The Virginia preacher's legacy is conservative Christian activism – and a reshaped US political landscape.
For three decades, the Rev. Jerry Falwell stood as a prominent voice of conservative Christianity and a leader in the reshaping of American politics.
The Baptist preacher from Virginia, who died Tuesday, spearheaded the move of evangelical Christians from the margins of society into mainstream public life. His founding of the Moral Majority in 1979 was influential in electing President Ronald Reagan, spurring the rise of the "religious right" and its ties to the Republican Party. He became a major force in the culture wars, particularly on abortion and homosexuality.
While the movement's leadership shifted into other hands in the 1990s, and Mr. Falwell's penchant for shooting from the lip occasionally got him into trouble, he retained enough influence that Republican presidential candidates still sought his blessing. That includes, recently, Sen. John McCain, who once dubbed Falwell an "agent of intolerance."
"He was a very important figure in the political mobilization of conservative Christians in the 1980s, and we see the end product of that process today with [their] prominent role ... in the Republican Party," says John Green at the Pew Forum on Religion & Public Life.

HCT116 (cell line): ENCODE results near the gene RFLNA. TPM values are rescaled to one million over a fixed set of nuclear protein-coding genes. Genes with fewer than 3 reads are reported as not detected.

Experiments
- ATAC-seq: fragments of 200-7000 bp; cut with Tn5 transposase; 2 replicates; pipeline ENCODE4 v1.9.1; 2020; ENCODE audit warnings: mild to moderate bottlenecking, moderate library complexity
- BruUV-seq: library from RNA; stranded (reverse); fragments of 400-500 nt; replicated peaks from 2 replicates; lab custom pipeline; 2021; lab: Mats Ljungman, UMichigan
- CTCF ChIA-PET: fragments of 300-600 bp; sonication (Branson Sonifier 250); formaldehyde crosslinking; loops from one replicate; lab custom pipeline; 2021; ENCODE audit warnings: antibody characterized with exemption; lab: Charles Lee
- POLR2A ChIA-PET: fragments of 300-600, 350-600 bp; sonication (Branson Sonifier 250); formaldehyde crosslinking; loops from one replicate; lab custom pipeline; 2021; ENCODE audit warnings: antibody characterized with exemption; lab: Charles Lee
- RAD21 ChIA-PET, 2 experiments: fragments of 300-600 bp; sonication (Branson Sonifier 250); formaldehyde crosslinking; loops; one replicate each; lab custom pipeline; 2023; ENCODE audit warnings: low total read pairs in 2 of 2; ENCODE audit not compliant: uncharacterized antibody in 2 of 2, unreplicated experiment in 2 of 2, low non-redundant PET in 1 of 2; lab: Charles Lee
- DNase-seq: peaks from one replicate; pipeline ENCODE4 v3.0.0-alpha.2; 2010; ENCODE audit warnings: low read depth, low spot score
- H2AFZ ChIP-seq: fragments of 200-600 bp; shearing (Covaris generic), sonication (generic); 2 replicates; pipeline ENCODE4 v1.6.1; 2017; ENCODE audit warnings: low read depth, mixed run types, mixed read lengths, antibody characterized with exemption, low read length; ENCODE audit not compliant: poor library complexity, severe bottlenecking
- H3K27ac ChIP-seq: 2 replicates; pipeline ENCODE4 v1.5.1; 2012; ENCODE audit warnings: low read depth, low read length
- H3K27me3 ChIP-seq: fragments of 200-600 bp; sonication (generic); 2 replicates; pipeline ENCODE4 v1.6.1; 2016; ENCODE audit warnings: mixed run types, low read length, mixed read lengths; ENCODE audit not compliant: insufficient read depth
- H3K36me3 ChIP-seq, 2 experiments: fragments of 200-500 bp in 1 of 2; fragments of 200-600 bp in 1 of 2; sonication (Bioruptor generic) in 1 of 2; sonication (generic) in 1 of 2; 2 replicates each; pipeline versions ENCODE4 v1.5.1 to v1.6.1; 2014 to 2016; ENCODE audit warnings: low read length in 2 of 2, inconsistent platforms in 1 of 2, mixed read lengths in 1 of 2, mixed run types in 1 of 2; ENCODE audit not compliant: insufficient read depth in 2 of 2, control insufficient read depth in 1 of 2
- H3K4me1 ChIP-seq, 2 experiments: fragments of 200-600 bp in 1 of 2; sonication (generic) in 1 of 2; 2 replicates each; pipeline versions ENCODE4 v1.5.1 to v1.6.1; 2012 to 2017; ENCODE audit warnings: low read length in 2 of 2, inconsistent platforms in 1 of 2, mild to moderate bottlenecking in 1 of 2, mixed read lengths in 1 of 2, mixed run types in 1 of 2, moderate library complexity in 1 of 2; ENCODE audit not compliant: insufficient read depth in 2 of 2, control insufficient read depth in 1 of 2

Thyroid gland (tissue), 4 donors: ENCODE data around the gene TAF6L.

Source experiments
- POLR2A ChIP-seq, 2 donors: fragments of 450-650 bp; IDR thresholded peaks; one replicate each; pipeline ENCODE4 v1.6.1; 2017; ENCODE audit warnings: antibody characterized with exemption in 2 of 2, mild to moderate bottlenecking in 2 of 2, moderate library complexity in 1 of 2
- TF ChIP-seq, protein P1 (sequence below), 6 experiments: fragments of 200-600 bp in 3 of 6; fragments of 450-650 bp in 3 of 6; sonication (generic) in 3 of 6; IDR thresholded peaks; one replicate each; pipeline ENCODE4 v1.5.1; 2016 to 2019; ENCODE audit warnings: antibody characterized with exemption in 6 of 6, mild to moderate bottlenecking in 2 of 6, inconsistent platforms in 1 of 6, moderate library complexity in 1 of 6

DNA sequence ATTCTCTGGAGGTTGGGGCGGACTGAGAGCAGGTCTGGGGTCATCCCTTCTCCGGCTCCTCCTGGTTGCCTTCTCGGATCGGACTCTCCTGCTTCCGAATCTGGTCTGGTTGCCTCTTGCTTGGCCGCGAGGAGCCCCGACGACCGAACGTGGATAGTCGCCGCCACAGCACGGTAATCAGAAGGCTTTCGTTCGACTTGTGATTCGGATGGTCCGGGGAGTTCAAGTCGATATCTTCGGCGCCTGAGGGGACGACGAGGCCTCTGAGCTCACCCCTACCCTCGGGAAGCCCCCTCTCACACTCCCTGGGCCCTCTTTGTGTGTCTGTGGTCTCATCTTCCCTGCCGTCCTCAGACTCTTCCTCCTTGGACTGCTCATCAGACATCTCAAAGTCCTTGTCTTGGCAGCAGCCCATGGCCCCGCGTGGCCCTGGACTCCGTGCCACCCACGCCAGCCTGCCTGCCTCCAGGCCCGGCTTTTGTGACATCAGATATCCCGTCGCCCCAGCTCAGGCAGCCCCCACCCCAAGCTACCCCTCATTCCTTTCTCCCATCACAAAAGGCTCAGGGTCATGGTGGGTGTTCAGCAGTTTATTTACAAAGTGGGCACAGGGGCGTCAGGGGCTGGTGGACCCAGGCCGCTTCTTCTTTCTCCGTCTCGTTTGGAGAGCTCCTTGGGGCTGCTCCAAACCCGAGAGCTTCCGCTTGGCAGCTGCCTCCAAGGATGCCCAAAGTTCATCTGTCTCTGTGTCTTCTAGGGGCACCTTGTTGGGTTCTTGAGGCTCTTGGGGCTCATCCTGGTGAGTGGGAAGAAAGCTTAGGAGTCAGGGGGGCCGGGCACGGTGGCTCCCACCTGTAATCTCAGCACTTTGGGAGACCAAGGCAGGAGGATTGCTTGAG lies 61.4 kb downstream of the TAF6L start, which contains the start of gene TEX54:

Falwell was first and foremost a preacher. He started his church in Lynchburg, Va., right out of college in 1956 and within weeks began a radio and TV ministry with the "Old Time Gospel Hour." He gained prominence as a televangelist. (The "Hour" is today seen on every continent.)
"He was the first to recognize the potential of televangelism ... and also how important it was ... to get through to the secular media," says James Guth, a political scientist at Furman University in Greenville, S.C.
Falwell's church now numbers 24,000, and the college he founded in 1971 has become Liberty University. "He had enormous abilities organizationally, and those [institutions] are his two permanent legacies," says Walter Kaiser Jr., president emeritus of Gordon-Conwell Theological Seminary in South Hamilton, Mass.
For many, though, his role in the transformation of evangelical Christianity stands as his most remarkable accomplishment.